Napoleon Review

REVIEW: Napoleon

Ridley Scott’s biopic Napoleon attempts to tell the story of Napoleon Bonaparte’s (Joaquin Phoenix) storied life. Napoleon rises to fame in France during the revolution and meets his love, Josephine (Vanessa Kirby). Josphine profoundly impacts his life and supports him through his eventual ascension as Emperor of France. The film speed runs through several years of Napoleon’s life, touching on his various military campaigns and wins, and lingering on his relationship with Josephine.

I think one of the best words to describe this biopic is whack. I do have to disclose that my degree is in History, and the time period featured was one of my focuses at university. The history was so off. Scott’s track record with historical accuracy is poor, but this was laughable. Firing on the pyramids in Egypt, really? Napoleon’s mommy issues? I get that some of these inclusions and embellishments were supposed to make the film more entertaining, but it failed. At least it didn’t mess up the crowning, my favourite event of Napoleon’s life.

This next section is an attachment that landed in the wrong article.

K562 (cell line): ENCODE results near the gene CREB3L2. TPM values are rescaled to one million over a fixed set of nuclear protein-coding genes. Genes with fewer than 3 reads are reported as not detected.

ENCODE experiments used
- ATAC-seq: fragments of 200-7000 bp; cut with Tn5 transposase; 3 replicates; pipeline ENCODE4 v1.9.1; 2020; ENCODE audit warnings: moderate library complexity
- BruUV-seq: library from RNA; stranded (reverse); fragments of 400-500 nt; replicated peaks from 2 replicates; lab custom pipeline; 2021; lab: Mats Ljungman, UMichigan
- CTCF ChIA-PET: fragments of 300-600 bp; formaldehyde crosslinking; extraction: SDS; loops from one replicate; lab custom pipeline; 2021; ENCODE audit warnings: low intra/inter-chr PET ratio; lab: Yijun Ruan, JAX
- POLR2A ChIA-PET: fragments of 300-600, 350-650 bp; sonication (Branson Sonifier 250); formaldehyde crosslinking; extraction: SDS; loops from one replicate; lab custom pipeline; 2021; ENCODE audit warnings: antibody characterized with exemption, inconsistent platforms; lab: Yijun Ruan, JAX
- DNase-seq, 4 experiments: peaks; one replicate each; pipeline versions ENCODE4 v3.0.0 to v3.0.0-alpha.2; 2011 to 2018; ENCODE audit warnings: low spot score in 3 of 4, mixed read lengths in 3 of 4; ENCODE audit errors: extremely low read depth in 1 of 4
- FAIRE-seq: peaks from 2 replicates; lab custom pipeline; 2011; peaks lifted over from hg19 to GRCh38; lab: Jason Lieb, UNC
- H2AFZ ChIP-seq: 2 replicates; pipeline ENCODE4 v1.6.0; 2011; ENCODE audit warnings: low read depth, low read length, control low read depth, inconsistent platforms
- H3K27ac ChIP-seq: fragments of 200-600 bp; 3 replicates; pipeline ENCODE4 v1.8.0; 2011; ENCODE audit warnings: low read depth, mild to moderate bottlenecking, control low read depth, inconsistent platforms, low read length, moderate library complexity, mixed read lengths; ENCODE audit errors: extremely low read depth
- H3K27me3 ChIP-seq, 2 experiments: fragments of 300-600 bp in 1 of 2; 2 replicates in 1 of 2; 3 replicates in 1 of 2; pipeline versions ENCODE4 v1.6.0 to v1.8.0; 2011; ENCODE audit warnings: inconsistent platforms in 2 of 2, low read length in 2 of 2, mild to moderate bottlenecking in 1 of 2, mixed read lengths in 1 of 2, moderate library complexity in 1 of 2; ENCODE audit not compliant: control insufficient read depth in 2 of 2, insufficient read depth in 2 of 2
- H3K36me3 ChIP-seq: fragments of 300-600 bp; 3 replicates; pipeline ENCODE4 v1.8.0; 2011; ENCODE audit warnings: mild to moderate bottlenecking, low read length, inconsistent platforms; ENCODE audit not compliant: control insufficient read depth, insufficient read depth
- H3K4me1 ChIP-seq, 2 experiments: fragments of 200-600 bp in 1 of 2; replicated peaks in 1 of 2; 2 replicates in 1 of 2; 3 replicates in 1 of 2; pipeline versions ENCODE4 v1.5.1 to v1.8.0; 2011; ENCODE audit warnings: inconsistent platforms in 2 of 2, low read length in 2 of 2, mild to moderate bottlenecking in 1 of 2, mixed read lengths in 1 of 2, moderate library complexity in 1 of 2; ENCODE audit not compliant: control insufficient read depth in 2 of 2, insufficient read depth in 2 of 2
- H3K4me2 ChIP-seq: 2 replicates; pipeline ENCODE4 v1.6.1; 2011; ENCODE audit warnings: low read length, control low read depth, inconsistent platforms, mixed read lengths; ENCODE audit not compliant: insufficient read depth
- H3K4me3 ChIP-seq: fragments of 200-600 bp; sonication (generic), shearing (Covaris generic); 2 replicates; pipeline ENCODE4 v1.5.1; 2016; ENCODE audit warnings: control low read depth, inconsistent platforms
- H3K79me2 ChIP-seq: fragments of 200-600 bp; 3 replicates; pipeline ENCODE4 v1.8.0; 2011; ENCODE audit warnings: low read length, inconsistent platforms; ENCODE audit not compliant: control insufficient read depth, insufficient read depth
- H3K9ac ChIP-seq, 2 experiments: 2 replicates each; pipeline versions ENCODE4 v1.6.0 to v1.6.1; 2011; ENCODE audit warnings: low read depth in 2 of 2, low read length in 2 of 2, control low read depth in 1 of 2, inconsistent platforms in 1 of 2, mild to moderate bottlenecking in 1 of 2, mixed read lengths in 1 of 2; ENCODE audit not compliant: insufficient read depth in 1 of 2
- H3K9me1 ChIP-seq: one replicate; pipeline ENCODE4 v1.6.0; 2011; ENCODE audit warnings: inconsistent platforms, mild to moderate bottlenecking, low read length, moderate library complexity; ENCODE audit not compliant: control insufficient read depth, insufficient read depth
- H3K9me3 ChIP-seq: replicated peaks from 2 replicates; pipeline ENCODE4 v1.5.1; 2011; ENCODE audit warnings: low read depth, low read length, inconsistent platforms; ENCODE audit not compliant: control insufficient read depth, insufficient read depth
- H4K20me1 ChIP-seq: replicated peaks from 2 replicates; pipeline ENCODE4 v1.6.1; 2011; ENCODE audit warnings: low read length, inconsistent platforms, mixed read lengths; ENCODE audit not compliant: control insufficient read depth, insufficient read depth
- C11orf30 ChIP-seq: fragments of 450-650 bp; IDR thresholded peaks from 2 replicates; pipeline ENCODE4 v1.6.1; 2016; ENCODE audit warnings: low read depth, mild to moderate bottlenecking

Napoleon Review

Napoleon was portrayed much like the English political cartoons at the time: like he was a petulant child. The characterization was comical, and the non-battlefield scenes were so dull. The film even perpetuated the whole “Napoleon was short” myth by showing him on a step stool so he could look, then destroy a mummy.  Phoenix’s Napoleon was a variation of Commodus from Gladiator. That was all I could think about while watching his performance.

Napoleon Review

The thing I liked most was the battle scenes. Those scenes were the best, by far, and well worth the money spent to shoot them. There were also some historical inclusions that I liked as a history nerd. While he didn’t speak, General Dumas, father of author Alexandre Dumas, was in the film as was correct because he was a major General for Napoleon. From an art history perspective, Jacques-Louis David, the painter of portraits and events in Napoleon’s story, was also present, painting the infamous crowning. There were also times when Napoleon stuck poses featured in these paintings. Everything else, throw in the trash.

Honestly, this is the vapidest biopic I’ve ever watched. It’s disappointing because I expected a little more. After sitting through the two-plus-hour version of Napoleon, it’ll be a hard pass on the four-hour director’s cut. I know the director’s cut will probably provide more detail and focus on much glossed-over stuff, but I don’t care now. Other than that, this film is not worth the time.

Where to Watch

Napoleon | November 22, 2023 (United Kingdom) 6.7


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